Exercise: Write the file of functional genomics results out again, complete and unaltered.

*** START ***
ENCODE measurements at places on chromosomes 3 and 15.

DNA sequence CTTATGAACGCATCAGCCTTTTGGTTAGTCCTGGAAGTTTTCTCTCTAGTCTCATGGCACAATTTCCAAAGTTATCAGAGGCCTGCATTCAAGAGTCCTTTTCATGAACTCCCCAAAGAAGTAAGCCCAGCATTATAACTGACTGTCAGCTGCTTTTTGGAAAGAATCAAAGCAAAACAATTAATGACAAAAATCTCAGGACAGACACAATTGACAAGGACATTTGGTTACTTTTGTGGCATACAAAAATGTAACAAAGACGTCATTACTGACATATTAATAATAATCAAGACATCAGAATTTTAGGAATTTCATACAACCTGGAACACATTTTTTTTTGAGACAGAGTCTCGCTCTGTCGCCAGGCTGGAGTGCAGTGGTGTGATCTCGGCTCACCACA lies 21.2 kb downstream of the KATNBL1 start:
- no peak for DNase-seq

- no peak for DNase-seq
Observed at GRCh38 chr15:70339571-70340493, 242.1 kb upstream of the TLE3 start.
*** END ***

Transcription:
ENCODE measurements at places on chromosomes 3 and 15.

DNA sequence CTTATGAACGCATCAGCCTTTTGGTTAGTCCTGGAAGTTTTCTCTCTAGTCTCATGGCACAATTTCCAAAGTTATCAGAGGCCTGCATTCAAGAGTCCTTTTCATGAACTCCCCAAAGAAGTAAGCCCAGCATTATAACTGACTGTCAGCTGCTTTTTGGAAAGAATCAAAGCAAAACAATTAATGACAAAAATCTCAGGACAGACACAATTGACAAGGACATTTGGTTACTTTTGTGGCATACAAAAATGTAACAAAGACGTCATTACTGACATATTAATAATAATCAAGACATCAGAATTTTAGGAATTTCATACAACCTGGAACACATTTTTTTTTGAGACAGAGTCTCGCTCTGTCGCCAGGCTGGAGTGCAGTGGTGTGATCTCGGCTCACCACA lies 21.2 kb downstream of the KATNBL1 start:
- no peak for DNase-seq

- no peak for DNase-seq
Observed at GRCh38 chr15:70339571-70340493, 242.1 kb upstream of the TLE3 start.